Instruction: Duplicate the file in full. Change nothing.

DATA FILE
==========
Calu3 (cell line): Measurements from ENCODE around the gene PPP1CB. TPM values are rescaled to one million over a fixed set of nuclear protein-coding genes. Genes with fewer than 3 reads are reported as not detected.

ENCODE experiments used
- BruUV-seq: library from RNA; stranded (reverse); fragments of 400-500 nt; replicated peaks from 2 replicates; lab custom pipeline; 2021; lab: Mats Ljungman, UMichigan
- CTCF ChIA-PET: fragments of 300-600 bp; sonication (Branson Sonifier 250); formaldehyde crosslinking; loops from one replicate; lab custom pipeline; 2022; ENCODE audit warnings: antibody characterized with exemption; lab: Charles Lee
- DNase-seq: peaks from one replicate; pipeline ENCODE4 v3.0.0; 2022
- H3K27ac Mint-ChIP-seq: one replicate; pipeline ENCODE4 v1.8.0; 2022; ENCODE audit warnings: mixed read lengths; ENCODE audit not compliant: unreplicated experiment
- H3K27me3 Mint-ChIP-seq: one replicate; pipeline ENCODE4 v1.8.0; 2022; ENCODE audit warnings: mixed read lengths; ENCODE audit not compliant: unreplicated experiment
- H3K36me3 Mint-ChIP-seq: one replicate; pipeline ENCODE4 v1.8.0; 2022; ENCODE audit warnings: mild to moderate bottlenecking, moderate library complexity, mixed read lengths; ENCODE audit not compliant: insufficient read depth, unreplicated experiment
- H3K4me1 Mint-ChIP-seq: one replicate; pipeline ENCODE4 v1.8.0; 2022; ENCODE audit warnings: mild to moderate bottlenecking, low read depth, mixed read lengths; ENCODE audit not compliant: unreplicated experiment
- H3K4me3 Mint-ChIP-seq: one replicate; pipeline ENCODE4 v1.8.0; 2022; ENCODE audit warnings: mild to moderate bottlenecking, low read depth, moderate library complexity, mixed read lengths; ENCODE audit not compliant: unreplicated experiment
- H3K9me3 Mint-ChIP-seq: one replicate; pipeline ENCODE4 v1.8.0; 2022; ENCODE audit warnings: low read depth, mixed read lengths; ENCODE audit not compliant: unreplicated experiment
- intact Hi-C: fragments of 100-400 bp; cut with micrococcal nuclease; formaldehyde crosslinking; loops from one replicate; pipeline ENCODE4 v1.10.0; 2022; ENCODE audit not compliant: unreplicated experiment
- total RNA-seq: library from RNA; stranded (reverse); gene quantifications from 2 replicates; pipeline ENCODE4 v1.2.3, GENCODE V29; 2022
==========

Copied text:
Calu3 (cell line): Measurements from ENCODE around the gene PPP1CB. TPM values are rescaled to one million over a fixed set of nuclear protein-coding genes. Genes with fewer than 3 reads are reported as not detected.

ENCODE experiments used
- BruUV-seq: library from RNA; stranded (reverse); fragments of 400-500 nt; replicated peaks from 2 replicates; lab custom pipeline; 2021; lab: Mats Ljungman, UMichigan
- CTCF ChIA-PET: fragments of 300-600 bp; sonication (Branson Sonifier 250); formaldehyde crosslinking; loops from one replicate; lab custom pipeline; 2022; ENCODE audit warnings: antibody characterized with exemption; lab: Charles Lee
- DNase-seq: peaks from one replicate; pipeline ENCODE4 v3.0.0; 2022
- H3K27ac Mint-ChIP-seq: one replicate; pipeline ENCODE4 v1.8.0; 2022; ENCODE audit warnings: mixed read lengths; ENCODE audit not compliant: unreplicated experiment
- H3K27me3 Mint-ChIP-seq: one replicate; pipeline ENCODE4 v1.8.0; 2022; ENCODE audit warnings: mixed read lengths; ENCODE audit not compliant: unreplicated experiment
- H3K36me3 Mint-ChIP-seq: one replicate; pipeline ENCODE4 v1.8.0; 2022; ENCODE audit warnings: mild to moderate bottlenecking, moderate library complexity, mixed read lengths; ENCODE audit not compliant: insufficient read depth, unreplicated experiment
- H3K4me1 Mint-ChIP-seq: one replicate; pipeline ENCODE4 v1.8.0; 2022; ENCODE audit warnings: mild to moderate bottlenecking, low read depth, mixed read lengths; ENCODE audit not compliant: unreplicated experiment
- H3K4me3 Mint-ChIP-seq: one replicate; pipeline ENCODE4 v1.8.0; 2022; ENCODE audit warnings: mild to moderate bottlenecking, low read depth, moderate library complexity, mixed read lengths; ENCODE audit not compliant: unreplicated experiment
- H3K9me3 Mint-ChIP-seq: one replicate; pipeline ENCODE4 v1.8.0; 2022; ENCODE audit warnings: low read depth, mixed read lengths; ENCODE audit not compliant: unreplicated experiment
- intact Hi-C: fragments of 100-400 bp; cut with micrococcal nuclease; formaldehyde crosslinking; loops from one replicate; pipeline ENCODE4 v1.10.0; 2022; ENCODE audit not compliant: unreplicated experiment
- total RNA-seq: library from RNA; stranded (reverse); gene quantifications from 2 replicates; pipeline ENCODE4 v1.2.3, GENCODE V29; 2022